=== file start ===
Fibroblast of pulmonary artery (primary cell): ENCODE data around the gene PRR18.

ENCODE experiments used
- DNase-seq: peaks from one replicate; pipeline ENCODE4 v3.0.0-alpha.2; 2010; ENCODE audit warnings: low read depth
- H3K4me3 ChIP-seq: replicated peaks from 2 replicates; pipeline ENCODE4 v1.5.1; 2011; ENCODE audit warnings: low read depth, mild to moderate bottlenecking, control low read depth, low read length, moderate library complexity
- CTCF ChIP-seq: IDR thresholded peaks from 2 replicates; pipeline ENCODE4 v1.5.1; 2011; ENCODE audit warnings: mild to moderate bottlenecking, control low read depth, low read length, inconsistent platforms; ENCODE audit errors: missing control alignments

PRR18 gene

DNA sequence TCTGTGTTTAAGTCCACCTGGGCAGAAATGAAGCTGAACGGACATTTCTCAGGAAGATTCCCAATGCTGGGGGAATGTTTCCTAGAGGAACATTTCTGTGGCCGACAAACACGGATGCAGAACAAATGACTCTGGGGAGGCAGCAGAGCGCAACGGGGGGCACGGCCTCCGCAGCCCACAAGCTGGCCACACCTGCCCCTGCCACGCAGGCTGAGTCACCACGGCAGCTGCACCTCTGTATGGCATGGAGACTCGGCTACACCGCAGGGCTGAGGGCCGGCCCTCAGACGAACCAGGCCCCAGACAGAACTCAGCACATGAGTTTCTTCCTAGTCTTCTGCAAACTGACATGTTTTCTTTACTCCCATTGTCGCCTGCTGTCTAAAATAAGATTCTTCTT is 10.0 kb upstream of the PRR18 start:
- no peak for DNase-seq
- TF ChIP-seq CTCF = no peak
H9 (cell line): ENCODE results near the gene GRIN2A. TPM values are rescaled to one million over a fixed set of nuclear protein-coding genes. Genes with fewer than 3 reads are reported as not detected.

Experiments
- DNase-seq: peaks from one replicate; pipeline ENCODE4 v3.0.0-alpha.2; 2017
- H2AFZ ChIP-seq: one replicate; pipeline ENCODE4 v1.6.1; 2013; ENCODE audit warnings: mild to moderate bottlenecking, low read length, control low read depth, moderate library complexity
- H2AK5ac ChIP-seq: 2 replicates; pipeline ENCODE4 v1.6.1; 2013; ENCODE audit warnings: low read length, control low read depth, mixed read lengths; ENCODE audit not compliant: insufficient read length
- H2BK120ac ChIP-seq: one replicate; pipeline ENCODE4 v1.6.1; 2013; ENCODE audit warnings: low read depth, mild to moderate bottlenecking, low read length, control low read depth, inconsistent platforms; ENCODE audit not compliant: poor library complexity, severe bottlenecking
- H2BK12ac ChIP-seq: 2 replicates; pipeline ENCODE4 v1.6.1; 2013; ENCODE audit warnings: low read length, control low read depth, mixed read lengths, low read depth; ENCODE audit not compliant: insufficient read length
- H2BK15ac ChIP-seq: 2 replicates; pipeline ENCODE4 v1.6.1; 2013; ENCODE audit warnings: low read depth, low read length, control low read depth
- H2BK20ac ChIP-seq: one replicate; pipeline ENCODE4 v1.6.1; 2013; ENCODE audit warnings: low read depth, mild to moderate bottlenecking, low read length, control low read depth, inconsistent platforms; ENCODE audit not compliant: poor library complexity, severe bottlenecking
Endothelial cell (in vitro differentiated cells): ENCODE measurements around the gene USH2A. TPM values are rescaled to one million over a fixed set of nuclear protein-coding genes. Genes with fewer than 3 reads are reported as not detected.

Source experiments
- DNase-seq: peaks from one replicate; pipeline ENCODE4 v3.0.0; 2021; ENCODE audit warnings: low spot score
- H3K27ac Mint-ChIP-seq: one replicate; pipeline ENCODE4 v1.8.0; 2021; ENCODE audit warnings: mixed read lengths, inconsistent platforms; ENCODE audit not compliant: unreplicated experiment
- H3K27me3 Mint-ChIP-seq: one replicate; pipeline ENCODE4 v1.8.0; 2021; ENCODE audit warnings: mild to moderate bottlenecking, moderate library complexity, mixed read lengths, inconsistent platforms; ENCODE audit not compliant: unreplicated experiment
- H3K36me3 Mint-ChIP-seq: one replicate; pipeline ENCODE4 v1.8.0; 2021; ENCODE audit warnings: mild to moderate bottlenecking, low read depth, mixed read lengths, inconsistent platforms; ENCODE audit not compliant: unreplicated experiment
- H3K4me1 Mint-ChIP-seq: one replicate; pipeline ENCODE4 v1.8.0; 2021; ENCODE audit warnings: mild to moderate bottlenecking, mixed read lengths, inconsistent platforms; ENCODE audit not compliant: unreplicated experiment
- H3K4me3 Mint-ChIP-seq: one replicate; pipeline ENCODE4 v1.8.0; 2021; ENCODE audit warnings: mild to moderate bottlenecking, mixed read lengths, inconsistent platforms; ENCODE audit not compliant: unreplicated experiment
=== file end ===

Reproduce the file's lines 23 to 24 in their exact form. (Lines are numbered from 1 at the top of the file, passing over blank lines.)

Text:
- H3K27me3 Mint-ChIP-seq: one replicate; pipeline ENCODE4 v1.8.0; 2021; ENCODE audit warnings: mild to moderate bottlenecking, moderate library complexity, mixed read lengths, inconsistent platforms; ENCODE audit not compliant: unreplicated experiment
- H3K36me3 Mint-ChIP-seq: one replicate; pipeline ENCODE4 v1.8.0; 2021; ENCODE audit warnings: mild to moderate bottlenecking, low read depth, mixed read lengths, inconsistent platforms; ENCODE audit not compliant: unreplicated experiment